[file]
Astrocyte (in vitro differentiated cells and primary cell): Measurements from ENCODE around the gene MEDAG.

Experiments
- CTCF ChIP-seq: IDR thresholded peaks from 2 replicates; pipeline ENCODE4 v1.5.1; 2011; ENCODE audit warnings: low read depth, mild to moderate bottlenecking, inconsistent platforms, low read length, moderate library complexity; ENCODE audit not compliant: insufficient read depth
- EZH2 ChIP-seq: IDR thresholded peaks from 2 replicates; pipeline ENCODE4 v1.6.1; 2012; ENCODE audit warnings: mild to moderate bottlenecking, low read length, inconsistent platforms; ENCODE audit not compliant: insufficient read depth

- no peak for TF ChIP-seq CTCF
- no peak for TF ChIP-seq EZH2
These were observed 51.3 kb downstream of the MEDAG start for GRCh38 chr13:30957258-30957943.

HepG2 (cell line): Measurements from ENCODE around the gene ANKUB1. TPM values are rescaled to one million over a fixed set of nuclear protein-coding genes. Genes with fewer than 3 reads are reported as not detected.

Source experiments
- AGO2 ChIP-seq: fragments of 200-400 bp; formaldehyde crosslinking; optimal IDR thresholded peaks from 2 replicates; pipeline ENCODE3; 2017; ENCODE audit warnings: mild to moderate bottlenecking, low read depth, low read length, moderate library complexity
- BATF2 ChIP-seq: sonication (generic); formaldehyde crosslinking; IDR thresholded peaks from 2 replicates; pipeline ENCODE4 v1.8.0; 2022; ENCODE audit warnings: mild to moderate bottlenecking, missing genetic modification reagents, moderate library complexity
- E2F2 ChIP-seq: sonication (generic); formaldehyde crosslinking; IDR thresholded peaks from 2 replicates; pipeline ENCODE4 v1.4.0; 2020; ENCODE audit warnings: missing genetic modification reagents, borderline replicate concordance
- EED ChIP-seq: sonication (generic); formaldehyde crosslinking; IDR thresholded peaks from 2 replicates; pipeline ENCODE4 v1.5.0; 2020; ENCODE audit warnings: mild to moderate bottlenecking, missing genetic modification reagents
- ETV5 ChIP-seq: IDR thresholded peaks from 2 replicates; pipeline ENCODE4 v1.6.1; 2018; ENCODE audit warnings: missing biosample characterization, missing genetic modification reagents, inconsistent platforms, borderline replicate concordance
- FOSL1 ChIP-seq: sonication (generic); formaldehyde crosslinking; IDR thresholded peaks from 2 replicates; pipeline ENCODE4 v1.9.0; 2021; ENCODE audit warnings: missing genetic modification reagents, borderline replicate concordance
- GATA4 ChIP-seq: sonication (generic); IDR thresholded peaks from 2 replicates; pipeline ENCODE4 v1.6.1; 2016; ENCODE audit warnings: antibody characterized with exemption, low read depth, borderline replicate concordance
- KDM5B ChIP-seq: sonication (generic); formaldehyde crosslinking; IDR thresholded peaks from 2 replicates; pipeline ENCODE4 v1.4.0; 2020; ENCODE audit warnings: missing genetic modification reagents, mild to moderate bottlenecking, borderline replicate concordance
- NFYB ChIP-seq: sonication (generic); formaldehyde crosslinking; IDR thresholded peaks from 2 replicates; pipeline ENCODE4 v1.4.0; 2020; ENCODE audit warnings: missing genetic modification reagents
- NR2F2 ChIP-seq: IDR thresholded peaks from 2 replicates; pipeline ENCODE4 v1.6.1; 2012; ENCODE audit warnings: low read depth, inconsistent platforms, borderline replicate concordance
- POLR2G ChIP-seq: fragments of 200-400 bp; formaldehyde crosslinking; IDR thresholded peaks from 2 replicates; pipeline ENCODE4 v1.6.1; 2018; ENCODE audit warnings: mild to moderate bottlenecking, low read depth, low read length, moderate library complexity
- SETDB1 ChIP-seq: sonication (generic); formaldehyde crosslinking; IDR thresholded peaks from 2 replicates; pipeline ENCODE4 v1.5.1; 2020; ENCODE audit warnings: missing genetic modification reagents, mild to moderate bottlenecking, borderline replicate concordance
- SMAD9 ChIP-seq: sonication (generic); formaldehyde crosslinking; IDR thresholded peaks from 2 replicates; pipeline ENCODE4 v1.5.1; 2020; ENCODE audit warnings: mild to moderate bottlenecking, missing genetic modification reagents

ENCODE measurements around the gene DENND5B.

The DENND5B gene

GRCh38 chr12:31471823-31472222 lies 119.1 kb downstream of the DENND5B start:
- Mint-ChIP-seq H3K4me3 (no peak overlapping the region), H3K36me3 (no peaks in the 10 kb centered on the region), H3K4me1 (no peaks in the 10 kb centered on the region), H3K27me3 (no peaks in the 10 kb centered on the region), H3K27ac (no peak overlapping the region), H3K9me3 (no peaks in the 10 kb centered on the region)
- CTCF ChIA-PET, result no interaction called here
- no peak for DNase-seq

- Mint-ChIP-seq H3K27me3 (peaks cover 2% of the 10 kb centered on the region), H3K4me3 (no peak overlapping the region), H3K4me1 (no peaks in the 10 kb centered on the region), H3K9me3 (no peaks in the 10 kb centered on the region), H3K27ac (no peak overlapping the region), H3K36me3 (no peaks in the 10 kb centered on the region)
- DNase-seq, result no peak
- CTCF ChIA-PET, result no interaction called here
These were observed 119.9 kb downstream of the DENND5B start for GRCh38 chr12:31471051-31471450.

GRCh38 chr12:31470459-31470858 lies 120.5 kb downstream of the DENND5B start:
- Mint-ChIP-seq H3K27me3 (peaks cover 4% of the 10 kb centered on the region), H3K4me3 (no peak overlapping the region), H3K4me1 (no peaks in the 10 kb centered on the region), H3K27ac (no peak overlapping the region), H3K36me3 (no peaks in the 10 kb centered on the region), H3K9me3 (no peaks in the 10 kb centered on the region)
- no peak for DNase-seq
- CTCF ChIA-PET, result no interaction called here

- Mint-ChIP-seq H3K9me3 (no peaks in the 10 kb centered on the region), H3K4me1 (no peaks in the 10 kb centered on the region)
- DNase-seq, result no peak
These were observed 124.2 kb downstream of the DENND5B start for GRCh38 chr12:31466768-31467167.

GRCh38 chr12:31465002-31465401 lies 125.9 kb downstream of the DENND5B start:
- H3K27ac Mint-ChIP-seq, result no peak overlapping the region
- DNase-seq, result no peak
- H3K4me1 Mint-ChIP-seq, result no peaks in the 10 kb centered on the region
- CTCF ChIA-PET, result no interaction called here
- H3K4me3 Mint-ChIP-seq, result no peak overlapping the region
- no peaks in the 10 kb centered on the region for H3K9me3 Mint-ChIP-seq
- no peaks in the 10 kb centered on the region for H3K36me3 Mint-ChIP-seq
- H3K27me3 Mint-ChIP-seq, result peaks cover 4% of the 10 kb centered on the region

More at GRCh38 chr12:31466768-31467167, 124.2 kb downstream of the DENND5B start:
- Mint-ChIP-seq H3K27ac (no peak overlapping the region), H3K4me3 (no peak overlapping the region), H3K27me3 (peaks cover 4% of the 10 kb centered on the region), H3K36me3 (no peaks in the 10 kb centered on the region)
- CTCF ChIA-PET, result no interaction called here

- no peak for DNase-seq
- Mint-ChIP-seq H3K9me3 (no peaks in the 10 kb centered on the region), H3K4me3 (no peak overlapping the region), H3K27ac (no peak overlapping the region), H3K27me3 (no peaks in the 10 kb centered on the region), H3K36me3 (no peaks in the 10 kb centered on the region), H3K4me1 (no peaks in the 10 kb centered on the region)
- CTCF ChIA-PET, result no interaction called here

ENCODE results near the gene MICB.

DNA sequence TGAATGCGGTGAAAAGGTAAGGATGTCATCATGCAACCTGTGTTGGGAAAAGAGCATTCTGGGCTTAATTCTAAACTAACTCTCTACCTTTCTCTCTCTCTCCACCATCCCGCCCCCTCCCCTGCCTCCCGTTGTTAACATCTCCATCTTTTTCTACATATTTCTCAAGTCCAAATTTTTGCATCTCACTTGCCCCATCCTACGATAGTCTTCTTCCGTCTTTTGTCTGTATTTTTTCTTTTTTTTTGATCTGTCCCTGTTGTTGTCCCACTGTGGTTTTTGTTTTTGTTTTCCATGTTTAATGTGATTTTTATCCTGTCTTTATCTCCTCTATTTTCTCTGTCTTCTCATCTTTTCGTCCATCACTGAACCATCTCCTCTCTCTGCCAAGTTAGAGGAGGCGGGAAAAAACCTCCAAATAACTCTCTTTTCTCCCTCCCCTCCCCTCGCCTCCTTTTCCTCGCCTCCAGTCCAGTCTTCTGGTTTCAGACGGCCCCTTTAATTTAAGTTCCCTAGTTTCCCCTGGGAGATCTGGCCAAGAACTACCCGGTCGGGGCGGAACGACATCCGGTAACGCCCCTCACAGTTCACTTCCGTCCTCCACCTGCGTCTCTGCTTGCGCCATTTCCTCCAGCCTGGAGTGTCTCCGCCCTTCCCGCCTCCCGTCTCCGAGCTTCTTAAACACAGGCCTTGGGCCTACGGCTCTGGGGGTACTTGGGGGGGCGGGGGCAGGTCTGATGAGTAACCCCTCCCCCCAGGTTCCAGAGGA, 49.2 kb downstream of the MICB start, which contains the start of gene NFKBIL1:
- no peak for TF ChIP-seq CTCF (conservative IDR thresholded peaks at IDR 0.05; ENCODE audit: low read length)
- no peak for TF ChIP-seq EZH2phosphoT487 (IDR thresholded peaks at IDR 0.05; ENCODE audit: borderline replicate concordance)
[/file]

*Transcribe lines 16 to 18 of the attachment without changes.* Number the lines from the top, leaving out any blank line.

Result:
- GATA4 ChIP-seq: sonication (generic); IDR thresholded peaks from 2 replicates; pipeline ENCODE4 v1.6.1; 2016; ENCODE audit warnings: antibody characterized with exemption, low read depth, borderline replicate concordance
- KDM5B ChIP-seq: sonication (generic); formaldehyde crosslinking; IDR thresholded peaks from 2 replicates; pipeline ENCODE4 v1.4.0; 2020; ENCODE audit warnings: missing genetic modification reagents, mild to moderate bottlenecking, borderline replicate concordance
- NFYB ChIP-seq: sonication (generic); formaldehyde crosslinking; IDR thresholded peaks from 2 replicates; pipeline ENCODE4 v1.4.0; 2020; ENCODE audit warnings: missing genetic modification reagents